Russian and Chinese scientists to count Far Eastern leopards

Russian and Chinese scientists to count Far Eastern leopards

4 December 2012

Russian and Chinese specialists will count Far Eastern leopards on the Primorye Territory-Chinese border using the animals' snow tracks, the directorate of the Leopard Land national park reported on December 4, 2012.

A Russian-Chinese working meeting dedicated to holding a winter counting of the Far Eastern leopard took place at Hunchun, a border city in China. The meeting involved Chinese environmentalists and experts from the Leopard Land national park, the Russian Academy of Sciences' Far Eastern Branch, WWF Russia and the Wildlife Conservation Society (WCS).

The meeting was targeted at drafting a general plan for taking stock of the habitat of the Far Eastern Leopard in Russia and China. The account is based on counting and measuring the leopards' snow tracks, which allows specialists to count the number of animals and determine their gender, as well as the habitat's boundaries.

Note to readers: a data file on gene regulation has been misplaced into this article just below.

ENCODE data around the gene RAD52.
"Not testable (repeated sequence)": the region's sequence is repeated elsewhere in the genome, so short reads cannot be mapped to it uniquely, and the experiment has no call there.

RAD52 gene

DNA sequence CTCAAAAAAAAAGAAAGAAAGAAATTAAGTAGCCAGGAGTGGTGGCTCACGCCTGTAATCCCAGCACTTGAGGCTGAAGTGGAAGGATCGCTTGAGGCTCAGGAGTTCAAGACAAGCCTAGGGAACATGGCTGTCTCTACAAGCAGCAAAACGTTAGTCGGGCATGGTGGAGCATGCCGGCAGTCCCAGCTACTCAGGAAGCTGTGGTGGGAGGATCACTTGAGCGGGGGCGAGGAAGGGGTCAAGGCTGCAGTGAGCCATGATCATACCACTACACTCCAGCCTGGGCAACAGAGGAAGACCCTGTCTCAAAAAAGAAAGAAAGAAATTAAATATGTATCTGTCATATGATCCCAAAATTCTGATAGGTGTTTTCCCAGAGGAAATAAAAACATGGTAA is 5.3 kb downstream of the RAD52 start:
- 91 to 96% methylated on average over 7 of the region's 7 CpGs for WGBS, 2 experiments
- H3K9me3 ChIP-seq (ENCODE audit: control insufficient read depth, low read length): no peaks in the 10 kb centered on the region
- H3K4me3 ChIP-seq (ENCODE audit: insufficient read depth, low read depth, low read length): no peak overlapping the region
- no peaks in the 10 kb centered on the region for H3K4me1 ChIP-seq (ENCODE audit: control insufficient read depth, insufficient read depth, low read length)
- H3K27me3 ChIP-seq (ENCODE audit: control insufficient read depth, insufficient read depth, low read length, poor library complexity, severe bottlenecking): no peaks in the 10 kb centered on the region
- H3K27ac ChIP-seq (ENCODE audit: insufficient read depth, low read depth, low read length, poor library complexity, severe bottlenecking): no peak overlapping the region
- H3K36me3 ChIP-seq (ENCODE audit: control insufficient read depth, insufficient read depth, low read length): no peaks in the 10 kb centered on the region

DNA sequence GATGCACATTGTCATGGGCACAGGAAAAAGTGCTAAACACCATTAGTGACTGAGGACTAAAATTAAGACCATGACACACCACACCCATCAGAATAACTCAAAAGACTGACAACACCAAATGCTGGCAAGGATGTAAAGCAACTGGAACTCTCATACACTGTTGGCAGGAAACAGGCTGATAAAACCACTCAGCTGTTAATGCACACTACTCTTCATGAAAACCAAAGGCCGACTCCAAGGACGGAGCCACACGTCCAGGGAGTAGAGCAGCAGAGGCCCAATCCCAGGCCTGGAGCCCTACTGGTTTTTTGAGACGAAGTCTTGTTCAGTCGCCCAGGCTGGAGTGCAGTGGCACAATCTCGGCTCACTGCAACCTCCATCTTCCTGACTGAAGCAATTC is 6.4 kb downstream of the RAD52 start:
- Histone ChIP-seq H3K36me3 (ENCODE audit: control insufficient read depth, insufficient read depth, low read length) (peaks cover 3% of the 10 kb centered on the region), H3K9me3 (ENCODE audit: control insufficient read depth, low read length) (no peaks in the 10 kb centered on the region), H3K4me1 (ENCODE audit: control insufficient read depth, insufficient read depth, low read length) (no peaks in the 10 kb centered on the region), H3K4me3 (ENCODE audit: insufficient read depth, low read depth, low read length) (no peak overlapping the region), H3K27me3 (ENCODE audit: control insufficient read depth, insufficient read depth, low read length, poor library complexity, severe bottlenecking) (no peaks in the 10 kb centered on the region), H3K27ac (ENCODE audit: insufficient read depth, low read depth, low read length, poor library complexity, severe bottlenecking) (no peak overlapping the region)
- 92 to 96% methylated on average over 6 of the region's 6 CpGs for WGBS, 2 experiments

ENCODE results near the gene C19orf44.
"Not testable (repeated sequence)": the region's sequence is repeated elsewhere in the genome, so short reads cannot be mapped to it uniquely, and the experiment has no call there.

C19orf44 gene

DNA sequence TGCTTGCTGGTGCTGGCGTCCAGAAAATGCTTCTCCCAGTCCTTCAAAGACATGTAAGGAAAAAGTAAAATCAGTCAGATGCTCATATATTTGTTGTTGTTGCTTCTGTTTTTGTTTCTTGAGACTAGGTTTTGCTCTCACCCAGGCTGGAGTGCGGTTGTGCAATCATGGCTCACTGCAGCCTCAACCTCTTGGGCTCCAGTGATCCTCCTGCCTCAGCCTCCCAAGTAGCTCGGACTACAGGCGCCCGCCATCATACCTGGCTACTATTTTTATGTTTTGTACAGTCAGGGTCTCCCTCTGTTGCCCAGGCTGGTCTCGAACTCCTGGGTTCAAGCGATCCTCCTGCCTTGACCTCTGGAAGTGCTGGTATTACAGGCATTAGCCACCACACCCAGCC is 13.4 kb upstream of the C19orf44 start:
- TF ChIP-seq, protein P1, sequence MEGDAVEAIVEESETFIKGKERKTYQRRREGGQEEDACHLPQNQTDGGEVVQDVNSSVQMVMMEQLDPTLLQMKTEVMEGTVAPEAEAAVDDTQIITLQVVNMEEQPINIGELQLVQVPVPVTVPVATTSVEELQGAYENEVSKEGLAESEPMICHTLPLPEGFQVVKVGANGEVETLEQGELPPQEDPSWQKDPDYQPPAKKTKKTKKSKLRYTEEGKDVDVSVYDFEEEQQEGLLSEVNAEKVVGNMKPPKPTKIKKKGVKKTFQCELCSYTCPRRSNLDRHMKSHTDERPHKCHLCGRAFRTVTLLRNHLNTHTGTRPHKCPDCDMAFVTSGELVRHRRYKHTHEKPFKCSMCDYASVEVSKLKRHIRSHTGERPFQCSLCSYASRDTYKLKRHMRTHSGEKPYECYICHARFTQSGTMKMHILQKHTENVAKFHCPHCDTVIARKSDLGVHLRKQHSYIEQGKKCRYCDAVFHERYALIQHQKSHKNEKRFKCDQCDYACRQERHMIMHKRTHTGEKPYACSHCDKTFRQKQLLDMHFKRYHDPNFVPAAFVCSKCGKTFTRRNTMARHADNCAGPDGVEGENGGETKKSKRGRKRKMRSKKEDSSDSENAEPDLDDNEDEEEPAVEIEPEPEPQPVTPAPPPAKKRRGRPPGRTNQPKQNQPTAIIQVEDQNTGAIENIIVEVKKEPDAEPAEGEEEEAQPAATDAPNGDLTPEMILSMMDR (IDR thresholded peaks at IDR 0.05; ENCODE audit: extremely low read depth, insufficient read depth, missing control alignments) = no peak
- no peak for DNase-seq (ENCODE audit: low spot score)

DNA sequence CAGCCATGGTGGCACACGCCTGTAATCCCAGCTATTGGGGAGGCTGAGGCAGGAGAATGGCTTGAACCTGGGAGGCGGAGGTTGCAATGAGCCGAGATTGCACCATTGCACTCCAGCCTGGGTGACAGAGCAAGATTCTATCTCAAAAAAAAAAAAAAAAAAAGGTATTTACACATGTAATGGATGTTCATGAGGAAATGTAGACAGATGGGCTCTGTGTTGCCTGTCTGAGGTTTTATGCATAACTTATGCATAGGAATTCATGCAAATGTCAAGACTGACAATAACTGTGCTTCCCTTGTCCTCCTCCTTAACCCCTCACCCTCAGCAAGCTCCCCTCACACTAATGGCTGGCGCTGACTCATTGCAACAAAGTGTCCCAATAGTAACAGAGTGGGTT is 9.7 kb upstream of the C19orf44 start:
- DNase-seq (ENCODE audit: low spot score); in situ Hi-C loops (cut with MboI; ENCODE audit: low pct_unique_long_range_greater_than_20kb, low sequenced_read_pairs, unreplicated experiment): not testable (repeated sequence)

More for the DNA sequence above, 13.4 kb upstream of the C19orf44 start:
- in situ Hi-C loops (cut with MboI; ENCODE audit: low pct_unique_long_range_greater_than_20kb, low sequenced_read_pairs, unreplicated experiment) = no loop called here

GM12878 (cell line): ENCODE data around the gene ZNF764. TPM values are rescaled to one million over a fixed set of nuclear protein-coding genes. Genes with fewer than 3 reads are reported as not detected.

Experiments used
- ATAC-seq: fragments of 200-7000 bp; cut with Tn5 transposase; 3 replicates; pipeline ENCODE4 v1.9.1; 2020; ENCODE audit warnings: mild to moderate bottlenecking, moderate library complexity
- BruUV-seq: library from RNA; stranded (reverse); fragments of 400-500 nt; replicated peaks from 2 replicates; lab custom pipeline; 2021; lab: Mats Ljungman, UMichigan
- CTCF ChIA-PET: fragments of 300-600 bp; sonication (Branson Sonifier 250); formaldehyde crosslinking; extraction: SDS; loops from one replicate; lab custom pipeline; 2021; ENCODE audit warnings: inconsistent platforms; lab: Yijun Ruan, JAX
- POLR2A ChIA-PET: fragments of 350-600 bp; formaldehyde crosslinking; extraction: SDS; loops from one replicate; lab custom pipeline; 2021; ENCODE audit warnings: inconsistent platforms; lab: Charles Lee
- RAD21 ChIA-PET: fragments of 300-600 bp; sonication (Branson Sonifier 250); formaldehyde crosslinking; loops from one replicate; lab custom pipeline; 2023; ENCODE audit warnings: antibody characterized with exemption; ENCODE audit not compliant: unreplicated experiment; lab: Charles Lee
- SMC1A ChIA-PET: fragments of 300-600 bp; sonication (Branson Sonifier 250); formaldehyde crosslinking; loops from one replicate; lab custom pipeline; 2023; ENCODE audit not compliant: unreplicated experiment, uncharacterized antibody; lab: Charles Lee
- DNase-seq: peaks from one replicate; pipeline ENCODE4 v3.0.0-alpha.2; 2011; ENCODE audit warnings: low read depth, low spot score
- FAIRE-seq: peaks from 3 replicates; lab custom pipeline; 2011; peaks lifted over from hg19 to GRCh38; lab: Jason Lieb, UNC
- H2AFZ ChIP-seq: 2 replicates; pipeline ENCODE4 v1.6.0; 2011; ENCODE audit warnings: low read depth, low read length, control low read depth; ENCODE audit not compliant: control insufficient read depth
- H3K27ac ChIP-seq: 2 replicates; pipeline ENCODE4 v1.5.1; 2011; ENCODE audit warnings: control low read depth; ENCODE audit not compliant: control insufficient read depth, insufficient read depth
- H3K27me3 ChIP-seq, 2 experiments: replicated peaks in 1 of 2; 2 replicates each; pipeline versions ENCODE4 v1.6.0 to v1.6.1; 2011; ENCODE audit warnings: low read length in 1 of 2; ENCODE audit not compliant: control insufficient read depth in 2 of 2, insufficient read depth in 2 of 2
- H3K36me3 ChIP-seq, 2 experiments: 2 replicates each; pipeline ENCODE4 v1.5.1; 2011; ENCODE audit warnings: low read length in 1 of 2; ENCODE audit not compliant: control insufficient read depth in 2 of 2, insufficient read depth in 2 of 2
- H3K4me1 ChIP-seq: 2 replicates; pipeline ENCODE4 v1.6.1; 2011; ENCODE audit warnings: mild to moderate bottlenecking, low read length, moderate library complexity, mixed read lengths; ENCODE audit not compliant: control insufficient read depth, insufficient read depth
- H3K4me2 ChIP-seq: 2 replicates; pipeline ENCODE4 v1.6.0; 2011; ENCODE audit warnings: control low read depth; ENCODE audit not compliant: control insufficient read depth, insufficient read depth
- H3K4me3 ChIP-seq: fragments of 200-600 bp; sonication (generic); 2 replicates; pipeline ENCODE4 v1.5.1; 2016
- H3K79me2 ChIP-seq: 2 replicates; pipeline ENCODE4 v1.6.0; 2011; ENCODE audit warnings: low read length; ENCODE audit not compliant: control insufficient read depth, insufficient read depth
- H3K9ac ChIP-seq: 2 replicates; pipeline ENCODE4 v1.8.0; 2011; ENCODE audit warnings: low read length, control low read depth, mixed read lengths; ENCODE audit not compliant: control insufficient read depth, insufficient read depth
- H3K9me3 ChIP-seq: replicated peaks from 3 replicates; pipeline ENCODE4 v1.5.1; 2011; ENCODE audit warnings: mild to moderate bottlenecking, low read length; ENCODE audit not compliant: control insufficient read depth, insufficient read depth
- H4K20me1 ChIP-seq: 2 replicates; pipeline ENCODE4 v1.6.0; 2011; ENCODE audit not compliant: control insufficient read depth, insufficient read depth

According to Yelena Salmanova, the Leopard Land national park's acting deputy director for science, the winter calculation of the animals has been held in Russia since the 1970s. "This year, the first winter counting will be held in China, conducted in the same way as in Russia. Currently, there is no exact data on the spread and number of Far Eastern leopards in China, so the calculation is essential for studying and preserving this unique predator," Salmanova said.

According to the plan adopted in Hunchun, the counting of the leopards will be conducted in two stages: first in Russia and then in China.

Counting will begin in late 2012 – early 2013 when the snow cover is stable. As the counting is conducted in two stages, Chinese specialists will be able to take part in it in Russia, and practice data collection and processing.

During the second stage, Russian specialists, including experts of the Leopard Land national park, will be involved in the winter leopard counting in China.